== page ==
As King for saw, once people worked together, ate together and recreated together, fear and animosity began to vanish. It took 100 years for whites in the South to accept blacks on equal terms after the civil war, and it still had not been done. It took less than twenty for the south to accept blacks in every aspect of life after the Civil Rights Act was passed. People like me who lived when it would have been unthinkable for there to be racial harmony have  lived to a time when it is unthinkable not to have it., King did that. I don’t discount Kennedy or Lyndon Johnson or anyone  else, but nothing would have occurred without Dr. King. Only Washington and Lincoln in our national heritage stand with him as indispensible to the nation’s well being. Just those three.

 

In summary, the man was the very essence of leadership and what leadership and devotion can accomplish. It is fitting that his favorite hymn spoke to divine leadership. It is also a hymn which can be used proudly by any religion in the world, monotheistic or otherwise.

 

“Through the storm, through the night

 Lead me on to the light.

Precious Lord, take my hand

Lead me home. “             Thomas Dorsey, “Precious Lord”

 

 

Lead us all.

 

 

 

Sunday, January 18, 2009

Renewal of Hope

Every four years I go back and review old Presidential Inaugural speeches. Very few are good. The surprising thing is how much they all sound alike. America always seems to be in the midst of some crisis or another, or in desperate need of a renewal of spirit. More often than we wish we have  citizens fighting a war in some faraway place. The fact of the matter is that people always do feel like they live in times of crisis. That’s why every four years someone tells you that “this is the most important election in our lifetime.” As I have said once before, it is a sad commentary that we live in a country that finds itself in such dire straits every four years, just as regular as clockwork.

 

When all is said and done, there are really only four Inaugural speeches I like. The best one, also one of the best two speeches in American history, is Lincoln’s second. The second best one was also Lincoln’s of four years before. It is close between third and fourth although I give third place  to Jefferson’s first innagural  because he was the poet who crafted it himself. Fourth was Kennedy’s. It is as good as Jefferson’s, but Kennedy had a poet on retainer named Ted Sorenson, so I give Jefferson the edge.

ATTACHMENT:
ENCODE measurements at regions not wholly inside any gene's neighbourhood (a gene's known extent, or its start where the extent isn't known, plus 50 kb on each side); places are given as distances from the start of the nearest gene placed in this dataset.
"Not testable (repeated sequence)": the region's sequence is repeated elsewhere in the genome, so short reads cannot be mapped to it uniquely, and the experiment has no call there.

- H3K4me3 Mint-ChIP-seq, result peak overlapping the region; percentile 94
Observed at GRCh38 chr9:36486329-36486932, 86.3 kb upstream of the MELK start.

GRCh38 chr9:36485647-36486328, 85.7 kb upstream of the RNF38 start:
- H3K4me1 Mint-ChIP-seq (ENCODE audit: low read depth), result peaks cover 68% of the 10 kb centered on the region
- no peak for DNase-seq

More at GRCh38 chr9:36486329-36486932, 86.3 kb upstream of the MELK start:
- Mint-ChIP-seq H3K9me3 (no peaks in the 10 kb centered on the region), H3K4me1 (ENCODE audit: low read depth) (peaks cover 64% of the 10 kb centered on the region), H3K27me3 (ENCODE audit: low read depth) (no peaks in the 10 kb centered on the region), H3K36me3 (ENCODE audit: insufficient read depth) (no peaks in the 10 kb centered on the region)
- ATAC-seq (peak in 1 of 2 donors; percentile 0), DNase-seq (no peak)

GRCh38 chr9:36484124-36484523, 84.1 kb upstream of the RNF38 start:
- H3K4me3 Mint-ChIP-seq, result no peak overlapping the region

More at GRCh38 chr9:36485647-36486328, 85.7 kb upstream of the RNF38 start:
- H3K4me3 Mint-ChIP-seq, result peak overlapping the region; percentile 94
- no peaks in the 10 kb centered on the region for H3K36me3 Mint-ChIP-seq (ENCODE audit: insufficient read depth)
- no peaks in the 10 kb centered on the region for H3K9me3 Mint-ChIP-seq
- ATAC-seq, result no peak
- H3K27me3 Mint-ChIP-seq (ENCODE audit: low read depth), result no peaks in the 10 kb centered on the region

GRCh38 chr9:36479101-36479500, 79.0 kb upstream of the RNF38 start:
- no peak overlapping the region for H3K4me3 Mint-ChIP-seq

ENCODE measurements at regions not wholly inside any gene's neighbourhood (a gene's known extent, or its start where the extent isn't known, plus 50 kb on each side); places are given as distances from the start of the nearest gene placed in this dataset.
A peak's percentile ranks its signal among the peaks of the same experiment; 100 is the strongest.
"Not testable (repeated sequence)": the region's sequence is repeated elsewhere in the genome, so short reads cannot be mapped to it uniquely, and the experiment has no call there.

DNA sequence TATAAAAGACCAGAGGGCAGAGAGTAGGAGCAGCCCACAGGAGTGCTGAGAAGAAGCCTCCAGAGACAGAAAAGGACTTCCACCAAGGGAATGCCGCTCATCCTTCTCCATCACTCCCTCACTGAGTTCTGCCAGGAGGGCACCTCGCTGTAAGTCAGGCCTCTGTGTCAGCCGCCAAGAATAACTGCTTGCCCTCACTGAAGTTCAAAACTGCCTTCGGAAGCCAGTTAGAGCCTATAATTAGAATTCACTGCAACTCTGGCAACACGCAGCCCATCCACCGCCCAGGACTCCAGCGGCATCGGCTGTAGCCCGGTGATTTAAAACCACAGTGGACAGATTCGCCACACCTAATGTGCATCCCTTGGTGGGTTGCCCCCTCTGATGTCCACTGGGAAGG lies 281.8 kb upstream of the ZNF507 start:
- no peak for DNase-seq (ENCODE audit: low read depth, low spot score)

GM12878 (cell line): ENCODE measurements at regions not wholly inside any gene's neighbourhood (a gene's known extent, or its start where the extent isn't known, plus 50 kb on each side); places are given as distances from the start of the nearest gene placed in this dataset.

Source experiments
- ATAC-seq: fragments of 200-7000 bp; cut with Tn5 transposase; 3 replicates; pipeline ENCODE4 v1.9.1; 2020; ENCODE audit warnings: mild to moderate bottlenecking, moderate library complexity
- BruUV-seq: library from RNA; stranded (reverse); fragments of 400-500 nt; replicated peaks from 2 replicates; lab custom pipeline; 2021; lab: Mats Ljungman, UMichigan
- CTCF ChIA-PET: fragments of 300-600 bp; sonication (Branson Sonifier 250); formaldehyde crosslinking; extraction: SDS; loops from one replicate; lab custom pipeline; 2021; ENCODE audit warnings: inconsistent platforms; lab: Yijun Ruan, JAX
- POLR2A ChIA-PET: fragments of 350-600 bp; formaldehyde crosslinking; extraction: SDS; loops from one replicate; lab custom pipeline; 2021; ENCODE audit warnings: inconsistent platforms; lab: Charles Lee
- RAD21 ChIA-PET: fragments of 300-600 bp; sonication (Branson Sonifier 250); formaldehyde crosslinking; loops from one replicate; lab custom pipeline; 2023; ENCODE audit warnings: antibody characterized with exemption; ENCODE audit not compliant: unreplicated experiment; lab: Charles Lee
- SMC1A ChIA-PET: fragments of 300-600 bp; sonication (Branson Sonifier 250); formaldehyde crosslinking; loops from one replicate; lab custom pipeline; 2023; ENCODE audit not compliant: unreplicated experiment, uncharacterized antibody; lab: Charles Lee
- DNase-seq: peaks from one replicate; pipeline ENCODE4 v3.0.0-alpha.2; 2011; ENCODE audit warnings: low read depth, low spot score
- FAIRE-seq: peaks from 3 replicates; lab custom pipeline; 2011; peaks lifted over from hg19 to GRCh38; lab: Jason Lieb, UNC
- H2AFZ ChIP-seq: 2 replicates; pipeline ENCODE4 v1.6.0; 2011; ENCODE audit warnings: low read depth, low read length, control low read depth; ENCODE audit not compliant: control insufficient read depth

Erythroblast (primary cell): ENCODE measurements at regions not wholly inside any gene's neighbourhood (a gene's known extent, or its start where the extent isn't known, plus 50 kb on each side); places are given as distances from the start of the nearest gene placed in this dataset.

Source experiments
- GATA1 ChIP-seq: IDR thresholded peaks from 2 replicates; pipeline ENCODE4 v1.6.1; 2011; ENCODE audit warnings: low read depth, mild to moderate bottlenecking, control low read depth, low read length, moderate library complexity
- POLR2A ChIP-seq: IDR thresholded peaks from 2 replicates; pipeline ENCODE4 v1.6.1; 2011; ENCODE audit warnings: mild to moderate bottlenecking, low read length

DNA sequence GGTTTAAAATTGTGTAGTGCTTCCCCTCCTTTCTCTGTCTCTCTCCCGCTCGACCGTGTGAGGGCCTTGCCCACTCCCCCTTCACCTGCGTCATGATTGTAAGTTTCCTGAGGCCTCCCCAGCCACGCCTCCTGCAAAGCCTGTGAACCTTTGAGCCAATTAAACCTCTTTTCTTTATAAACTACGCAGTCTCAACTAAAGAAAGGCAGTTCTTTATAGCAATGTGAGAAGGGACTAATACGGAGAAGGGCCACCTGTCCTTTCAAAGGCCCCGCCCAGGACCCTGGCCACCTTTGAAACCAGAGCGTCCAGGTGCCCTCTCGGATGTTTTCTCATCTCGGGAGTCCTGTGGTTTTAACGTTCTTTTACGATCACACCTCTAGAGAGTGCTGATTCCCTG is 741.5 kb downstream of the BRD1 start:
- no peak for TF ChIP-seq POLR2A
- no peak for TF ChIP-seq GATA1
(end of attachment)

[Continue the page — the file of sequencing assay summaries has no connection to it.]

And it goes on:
I watched the entire 1960 inauguration of Kennedy. It was a fascinating affair. On the podium were the four men who served as President from 1952-1974, Ike, JFK, LBJ and Nixon. Most people at the time would have seriously doubted that Nixon or Johnson would have made the presidency. Kennedy’s death meant that men who had been passed over got a second chance. A review of the Johnson and Nixon administration’s shows to some extent why they were passed over. They were both fatally flawed men. Kennedy was too, but he caught a break and died early, so history remains on his side.

 

But my greatest memory of the Kennedy inauguration was Robert Frost. I personally believe that Frost was the greatest American writer ever to speak at an inaugural, sorry Abe. I was quite young at the time and so had no idea just how amazing it was to have Frost speaking there. He was ancient by this time. He hobbled to the podium in the freezing weather. The sun off the snow was so bright that he could not read his poem off of the white paper. I recall Kennedy trying to shield the glare for him with his hat (at least I think that I recall that) but nothing helped. Frost, although he was old, was nimble, he recited a poem he had written over twenty years before. I can’t recall the name of the poem, although I have read it since then. It is really not one of his best efforts, but people feel that they have to pull out their patriotic stuff on these occasions. It had been written in World War II and was sort of a sea to shining sea kind of thing. Still, there have only been four poets at American Inaugurals, and while the others were brilliant, none could match Frost. Kennedy was terrified that Frost was going to come up with something so good that no one would remember his speech that day. I can understand his worry, and his vanity, but it did not work out that way. Sorenson did him proud.

 

I expect that President Obama read Lincoln, Kennedy, Jefferson and probably FDR as he sat at his laptop  putting his speech together. Those are good places to start, and Obama is the best pure orator the White House has had since Kennedy. I imagine that, like Sorenson/Kennedy he will do himself, and us, very  proud. I am looking forward to it. A Presidential Inauguration is the same old show every four years, but, then again, so is Christmas, and I would not miss Christmas for anything.



author's note: This blog originally referred to Jefferson's first "innagural" as Jefferson's first "unnatural".This was a spell check correction to one of my many different spellings of the word innaugural, this one so bad that the correct spelling of the word was apparently not even the spell check's first choice for correction.I am indebted to my long time friend Gary Marfin for ridiculing this error to the point of making me edit the blog.Gary has been picking up after me for years, with only mixed results.